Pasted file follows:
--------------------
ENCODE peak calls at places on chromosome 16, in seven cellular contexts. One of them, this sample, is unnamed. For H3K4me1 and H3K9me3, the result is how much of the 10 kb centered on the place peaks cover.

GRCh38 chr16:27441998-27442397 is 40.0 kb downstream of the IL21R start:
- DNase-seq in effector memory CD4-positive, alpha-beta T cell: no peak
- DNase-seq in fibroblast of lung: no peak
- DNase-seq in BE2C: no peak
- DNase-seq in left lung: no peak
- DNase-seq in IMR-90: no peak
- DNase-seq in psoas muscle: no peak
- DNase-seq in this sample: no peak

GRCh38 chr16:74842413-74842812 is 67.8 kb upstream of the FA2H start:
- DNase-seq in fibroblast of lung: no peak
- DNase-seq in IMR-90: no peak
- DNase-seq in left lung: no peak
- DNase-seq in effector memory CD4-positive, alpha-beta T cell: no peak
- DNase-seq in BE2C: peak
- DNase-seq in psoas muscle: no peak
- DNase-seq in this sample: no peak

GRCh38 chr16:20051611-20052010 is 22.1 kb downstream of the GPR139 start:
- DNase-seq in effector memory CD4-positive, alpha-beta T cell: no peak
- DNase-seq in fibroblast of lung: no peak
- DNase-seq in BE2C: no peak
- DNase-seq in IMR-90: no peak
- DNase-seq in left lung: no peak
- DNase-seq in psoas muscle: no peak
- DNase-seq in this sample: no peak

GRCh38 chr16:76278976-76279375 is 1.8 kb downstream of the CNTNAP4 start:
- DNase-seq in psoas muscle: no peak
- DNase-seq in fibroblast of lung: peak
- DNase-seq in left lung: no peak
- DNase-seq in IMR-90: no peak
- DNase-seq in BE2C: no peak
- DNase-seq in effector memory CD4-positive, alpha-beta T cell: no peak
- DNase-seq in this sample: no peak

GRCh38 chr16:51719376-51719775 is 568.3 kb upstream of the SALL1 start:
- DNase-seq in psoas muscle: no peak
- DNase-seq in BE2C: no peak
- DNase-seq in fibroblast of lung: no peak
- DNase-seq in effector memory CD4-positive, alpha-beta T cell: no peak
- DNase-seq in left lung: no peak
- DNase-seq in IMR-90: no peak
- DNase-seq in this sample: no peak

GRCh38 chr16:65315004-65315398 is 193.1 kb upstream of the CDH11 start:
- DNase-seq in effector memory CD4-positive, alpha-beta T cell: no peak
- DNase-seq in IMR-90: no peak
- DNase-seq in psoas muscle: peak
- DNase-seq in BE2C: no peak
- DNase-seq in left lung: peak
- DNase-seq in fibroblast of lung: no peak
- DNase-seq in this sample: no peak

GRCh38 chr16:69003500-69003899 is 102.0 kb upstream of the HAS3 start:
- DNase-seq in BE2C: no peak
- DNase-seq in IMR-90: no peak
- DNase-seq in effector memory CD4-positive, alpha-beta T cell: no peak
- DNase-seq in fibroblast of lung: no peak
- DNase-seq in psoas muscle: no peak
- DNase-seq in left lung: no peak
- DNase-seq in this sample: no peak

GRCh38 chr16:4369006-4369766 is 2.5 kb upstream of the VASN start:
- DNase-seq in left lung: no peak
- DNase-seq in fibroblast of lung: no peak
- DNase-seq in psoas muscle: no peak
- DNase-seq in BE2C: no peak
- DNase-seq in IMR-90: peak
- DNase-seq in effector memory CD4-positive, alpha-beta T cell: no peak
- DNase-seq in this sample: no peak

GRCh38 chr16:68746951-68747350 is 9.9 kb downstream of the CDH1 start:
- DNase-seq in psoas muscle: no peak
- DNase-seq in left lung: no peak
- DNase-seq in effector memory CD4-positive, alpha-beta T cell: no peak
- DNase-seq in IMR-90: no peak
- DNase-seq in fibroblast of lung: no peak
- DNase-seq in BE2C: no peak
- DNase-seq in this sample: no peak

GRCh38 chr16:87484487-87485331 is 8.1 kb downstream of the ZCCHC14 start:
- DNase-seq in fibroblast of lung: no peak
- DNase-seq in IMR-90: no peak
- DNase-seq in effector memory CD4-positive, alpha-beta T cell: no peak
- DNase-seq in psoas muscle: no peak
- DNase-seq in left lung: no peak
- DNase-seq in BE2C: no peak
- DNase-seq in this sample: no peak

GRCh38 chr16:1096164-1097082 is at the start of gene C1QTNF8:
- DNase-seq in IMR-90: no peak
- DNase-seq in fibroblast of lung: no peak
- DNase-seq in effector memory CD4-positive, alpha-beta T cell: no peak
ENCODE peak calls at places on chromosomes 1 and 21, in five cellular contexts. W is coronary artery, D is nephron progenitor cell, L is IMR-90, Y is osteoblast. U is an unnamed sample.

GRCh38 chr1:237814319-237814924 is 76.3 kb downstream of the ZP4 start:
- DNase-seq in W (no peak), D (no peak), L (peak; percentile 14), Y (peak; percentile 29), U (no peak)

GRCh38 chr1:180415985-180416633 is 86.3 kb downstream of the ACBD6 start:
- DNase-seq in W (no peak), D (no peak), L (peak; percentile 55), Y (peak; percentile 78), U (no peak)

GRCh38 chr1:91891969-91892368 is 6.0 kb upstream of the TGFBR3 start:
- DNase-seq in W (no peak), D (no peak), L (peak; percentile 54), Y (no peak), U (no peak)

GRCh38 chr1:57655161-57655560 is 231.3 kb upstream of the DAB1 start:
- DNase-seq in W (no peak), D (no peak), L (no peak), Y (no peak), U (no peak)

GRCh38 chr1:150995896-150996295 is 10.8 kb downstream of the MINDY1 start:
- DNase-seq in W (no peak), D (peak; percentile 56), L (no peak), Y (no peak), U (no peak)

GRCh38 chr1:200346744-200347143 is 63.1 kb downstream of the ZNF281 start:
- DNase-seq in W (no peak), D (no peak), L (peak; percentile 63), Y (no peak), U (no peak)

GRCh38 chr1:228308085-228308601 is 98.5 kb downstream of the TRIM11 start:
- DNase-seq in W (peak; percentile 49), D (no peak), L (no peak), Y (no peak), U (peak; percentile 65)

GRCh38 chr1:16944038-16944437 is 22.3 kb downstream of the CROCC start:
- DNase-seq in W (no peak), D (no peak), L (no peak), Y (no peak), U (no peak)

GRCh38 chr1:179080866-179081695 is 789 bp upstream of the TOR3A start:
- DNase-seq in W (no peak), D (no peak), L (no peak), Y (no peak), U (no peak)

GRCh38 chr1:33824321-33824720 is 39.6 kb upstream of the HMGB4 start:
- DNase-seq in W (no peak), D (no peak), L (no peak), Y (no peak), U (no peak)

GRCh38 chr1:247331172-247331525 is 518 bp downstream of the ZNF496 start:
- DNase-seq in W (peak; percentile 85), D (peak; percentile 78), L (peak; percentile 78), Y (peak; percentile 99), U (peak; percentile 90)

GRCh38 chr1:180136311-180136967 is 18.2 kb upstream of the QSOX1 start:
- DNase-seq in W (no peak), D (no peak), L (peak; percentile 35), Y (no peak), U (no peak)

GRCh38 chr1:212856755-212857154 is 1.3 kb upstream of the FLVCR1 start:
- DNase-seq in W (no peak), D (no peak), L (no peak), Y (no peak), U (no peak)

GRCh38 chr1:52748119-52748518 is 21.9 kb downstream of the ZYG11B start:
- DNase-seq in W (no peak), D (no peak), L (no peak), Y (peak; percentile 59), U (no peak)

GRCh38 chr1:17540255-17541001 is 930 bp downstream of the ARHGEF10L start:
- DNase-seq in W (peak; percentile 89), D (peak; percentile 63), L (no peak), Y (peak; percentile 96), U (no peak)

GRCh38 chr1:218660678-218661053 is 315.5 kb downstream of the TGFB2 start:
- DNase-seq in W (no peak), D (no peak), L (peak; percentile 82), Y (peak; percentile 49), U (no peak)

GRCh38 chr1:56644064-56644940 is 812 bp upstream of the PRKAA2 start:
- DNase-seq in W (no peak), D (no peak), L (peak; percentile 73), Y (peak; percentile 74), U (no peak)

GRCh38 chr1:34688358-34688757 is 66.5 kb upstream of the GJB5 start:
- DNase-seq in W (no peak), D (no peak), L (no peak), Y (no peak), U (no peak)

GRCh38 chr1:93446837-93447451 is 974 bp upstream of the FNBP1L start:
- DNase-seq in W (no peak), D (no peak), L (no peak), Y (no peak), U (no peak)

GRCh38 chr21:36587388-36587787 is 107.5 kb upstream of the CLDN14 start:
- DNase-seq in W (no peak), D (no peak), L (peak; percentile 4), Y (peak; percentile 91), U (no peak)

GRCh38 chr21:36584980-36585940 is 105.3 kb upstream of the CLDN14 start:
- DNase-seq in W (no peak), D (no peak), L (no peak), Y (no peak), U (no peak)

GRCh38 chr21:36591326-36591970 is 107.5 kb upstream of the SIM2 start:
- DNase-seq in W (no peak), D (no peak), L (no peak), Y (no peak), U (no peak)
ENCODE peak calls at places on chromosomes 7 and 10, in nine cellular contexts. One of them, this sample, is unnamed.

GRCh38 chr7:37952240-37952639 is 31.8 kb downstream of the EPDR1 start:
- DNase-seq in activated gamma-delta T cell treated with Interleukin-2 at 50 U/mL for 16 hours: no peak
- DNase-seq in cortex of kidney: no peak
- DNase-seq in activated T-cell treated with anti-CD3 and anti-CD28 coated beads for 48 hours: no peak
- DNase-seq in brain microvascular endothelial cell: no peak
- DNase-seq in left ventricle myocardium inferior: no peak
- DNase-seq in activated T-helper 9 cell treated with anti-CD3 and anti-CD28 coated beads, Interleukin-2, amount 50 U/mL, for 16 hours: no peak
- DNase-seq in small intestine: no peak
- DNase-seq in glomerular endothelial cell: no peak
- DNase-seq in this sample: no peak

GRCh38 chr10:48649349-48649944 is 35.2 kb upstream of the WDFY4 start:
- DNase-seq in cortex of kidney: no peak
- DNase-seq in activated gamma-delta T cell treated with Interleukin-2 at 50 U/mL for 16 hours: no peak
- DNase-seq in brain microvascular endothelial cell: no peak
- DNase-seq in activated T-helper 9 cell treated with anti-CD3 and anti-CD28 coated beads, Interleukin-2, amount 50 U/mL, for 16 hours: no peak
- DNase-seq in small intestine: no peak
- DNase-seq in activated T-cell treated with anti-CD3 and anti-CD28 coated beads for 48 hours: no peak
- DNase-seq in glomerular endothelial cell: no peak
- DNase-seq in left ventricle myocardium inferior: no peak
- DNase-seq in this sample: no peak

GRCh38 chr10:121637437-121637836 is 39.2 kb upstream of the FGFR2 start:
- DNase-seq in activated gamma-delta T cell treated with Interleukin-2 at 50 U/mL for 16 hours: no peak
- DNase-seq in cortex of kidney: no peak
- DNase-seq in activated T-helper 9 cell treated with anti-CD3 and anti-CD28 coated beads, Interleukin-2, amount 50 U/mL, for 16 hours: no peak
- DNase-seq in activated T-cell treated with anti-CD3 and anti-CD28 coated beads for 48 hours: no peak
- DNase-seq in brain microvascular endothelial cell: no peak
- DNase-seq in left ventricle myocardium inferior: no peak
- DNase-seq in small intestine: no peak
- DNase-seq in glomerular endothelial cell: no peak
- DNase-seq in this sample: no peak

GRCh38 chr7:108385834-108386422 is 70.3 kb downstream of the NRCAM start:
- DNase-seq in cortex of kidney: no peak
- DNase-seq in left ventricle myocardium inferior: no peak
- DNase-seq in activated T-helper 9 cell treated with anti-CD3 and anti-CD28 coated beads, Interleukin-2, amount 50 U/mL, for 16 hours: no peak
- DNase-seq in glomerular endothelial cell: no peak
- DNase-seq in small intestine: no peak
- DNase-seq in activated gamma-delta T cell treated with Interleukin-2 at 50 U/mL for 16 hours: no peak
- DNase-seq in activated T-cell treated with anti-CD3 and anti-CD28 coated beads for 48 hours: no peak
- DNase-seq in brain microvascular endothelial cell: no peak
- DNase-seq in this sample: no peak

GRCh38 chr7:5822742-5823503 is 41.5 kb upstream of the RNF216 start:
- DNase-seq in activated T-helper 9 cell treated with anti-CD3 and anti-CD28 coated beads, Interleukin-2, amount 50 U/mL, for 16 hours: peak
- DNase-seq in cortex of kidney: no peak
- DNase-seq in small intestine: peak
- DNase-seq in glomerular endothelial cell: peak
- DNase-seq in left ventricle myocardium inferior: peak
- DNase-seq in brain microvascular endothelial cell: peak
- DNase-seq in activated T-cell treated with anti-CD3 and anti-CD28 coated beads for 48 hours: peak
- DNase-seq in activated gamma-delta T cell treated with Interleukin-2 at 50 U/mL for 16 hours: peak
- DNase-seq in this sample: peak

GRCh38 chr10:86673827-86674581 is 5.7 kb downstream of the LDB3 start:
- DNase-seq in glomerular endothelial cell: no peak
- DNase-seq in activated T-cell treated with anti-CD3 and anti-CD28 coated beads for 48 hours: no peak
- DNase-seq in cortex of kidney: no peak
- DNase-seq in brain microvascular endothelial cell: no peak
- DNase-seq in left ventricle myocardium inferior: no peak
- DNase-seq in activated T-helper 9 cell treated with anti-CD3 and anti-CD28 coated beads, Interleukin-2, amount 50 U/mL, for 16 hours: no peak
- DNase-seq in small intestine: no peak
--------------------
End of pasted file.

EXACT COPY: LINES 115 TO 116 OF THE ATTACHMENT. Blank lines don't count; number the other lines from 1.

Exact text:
GRCh38 chr1:17540255-17541001 is 930 bp downstream of the ARHGEF10L start:
- DNase-seq in W (peak; percentile 89), D (peak; percentile 63), L (no peak), Y (peak; percentile 96), U (no peak)